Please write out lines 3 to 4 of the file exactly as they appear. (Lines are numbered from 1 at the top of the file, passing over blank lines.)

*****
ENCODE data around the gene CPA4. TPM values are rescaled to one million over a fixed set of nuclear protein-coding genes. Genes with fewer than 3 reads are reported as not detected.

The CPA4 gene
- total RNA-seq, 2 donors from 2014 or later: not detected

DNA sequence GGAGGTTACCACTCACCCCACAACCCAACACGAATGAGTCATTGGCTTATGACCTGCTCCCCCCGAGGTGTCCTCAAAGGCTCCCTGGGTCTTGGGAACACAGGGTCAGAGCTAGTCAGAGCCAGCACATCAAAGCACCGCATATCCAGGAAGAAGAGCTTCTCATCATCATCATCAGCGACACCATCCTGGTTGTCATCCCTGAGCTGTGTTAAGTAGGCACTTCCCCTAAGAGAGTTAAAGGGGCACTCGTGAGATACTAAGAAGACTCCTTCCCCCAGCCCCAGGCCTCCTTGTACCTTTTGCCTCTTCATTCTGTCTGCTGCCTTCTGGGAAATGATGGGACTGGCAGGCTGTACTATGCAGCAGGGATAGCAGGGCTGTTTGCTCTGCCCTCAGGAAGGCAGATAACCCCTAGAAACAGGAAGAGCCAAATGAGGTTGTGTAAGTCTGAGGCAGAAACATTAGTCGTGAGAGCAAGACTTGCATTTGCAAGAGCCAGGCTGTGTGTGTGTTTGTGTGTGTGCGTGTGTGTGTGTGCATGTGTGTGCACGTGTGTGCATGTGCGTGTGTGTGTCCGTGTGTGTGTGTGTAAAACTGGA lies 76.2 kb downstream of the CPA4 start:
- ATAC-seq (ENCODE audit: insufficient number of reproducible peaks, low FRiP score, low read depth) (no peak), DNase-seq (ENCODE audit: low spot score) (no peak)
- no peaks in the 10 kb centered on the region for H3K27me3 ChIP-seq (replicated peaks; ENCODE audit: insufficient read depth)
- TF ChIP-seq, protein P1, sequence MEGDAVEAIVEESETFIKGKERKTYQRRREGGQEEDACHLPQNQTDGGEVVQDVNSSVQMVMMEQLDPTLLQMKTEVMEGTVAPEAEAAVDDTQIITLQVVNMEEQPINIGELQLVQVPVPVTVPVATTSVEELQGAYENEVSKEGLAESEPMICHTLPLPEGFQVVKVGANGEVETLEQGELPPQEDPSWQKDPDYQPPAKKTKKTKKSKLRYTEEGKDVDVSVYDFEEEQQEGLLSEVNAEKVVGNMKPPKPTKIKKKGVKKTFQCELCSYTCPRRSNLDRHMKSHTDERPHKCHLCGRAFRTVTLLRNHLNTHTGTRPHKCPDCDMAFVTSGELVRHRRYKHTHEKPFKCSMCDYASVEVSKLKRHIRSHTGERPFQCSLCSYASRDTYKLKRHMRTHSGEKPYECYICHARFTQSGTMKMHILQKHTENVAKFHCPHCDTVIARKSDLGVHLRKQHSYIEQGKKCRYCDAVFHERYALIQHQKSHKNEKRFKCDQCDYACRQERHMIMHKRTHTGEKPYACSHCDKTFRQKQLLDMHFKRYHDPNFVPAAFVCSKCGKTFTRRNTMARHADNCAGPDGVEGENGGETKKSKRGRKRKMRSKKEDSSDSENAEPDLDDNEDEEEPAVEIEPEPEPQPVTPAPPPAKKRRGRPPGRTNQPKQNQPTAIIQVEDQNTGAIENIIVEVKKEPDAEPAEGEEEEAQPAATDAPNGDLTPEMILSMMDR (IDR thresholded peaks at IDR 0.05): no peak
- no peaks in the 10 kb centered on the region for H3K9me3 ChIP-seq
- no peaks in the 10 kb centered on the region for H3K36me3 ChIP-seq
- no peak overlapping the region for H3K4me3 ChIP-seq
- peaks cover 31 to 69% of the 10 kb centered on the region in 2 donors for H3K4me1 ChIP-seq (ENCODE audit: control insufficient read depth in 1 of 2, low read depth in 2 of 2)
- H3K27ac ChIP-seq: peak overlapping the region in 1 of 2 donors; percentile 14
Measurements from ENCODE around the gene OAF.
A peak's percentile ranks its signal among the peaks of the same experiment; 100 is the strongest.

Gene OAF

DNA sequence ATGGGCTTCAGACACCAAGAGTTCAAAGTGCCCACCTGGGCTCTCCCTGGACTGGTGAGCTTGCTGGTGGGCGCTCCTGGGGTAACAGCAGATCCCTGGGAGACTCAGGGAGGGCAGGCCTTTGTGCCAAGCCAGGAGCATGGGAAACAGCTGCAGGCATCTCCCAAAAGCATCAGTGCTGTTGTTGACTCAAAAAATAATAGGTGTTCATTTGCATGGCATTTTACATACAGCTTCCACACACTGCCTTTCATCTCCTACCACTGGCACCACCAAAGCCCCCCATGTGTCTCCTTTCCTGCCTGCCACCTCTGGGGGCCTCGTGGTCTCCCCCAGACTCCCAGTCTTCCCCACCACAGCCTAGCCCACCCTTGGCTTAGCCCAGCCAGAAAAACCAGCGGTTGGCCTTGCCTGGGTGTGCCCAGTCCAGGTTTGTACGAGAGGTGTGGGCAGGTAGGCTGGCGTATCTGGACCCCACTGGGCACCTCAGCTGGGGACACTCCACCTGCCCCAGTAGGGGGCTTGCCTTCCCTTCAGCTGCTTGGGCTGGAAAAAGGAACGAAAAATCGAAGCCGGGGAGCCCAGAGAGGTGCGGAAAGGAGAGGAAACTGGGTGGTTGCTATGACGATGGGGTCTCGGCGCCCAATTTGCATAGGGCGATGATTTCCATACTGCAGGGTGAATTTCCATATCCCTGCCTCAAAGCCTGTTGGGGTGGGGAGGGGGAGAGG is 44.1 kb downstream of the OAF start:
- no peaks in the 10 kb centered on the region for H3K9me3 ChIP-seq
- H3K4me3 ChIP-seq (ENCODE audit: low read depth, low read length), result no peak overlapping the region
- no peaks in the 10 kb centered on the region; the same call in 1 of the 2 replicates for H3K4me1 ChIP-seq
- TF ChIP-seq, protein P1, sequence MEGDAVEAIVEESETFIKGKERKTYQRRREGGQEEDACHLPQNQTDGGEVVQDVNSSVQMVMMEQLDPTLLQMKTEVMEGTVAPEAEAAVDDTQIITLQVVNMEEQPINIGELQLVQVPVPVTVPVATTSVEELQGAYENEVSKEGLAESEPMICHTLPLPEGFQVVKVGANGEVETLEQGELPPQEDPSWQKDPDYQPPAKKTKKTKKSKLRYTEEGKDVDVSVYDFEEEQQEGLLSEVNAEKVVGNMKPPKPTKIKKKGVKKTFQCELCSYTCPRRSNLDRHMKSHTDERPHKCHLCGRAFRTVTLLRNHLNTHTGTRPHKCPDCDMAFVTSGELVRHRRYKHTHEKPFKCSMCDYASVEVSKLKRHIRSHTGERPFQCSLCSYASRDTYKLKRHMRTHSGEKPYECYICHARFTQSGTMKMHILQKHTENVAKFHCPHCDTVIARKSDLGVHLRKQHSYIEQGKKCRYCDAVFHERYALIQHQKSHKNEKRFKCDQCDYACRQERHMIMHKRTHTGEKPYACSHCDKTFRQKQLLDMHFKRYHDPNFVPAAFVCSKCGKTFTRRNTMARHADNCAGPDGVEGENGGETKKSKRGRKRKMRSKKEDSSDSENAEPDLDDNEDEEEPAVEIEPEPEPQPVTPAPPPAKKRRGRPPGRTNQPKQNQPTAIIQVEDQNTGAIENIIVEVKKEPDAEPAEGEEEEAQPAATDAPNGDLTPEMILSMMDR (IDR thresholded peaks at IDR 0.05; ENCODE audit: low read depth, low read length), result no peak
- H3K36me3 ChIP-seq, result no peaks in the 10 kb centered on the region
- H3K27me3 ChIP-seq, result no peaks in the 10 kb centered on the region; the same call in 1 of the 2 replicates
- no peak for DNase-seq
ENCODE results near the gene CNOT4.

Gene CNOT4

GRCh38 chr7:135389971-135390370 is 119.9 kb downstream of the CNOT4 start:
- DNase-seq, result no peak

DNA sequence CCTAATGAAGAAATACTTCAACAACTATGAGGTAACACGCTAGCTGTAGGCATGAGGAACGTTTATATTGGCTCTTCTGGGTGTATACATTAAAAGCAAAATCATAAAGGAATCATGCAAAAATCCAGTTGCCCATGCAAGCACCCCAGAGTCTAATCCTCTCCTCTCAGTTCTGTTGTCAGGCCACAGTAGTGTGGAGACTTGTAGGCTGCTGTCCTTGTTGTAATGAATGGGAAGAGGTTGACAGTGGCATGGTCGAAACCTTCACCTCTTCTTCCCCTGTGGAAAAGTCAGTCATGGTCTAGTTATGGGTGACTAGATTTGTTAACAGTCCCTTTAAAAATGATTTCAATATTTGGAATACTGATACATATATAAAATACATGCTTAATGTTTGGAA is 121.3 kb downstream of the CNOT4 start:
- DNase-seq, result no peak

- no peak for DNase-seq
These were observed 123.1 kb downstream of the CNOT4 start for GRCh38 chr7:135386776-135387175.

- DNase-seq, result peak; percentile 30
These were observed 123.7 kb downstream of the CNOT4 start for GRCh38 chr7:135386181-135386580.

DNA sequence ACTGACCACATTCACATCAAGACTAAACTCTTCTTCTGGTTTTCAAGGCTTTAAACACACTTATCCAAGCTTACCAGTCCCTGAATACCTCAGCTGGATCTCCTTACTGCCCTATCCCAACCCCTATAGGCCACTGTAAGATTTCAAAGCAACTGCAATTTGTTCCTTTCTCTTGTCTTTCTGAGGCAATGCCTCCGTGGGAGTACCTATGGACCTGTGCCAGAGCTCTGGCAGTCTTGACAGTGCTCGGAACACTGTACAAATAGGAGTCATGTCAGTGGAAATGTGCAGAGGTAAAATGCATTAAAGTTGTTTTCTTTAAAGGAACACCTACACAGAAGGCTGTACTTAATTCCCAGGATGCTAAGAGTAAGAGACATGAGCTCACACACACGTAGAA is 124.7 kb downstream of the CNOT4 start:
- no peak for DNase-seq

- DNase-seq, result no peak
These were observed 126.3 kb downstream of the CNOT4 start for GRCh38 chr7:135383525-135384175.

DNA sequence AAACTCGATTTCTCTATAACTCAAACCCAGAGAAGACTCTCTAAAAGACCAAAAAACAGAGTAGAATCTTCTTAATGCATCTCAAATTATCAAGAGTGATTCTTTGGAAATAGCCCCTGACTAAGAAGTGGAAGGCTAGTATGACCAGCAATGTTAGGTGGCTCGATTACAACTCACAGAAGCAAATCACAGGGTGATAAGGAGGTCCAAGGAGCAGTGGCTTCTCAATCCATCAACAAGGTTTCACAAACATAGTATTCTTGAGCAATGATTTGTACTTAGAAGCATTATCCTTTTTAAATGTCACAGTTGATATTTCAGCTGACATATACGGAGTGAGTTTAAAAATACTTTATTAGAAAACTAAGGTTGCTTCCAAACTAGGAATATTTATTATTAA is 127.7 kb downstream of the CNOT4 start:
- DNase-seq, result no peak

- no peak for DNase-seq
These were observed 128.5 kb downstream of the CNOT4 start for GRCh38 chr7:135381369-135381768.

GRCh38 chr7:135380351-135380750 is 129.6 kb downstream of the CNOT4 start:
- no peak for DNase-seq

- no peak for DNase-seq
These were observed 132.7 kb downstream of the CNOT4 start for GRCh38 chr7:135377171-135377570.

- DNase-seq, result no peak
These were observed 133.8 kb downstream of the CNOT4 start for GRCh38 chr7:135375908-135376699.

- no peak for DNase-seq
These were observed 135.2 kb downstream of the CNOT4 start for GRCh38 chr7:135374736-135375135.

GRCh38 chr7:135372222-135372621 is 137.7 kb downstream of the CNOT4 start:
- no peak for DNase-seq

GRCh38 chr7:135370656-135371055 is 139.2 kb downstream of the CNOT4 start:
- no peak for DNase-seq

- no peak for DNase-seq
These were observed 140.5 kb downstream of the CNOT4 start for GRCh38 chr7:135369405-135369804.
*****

- total RNA-seq, 2 donors from 2014 or later: not detected

DNA sequence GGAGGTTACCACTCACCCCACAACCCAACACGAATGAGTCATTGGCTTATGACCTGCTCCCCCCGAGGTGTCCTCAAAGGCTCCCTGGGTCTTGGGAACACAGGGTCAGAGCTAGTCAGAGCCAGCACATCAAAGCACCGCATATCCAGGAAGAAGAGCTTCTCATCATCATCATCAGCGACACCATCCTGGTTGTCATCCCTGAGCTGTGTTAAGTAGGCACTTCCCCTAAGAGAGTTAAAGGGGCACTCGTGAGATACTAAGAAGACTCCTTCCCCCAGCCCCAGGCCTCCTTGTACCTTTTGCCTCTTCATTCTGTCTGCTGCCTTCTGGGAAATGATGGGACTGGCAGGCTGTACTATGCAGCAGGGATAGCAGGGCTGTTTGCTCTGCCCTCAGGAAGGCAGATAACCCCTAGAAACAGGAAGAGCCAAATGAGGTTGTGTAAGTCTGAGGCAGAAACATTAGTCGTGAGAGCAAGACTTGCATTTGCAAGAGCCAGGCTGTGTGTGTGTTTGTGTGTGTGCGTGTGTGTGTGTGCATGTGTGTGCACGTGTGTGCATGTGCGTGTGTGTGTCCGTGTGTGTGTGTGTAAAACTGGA lies 76.2 kb downstream of the CPA4 start: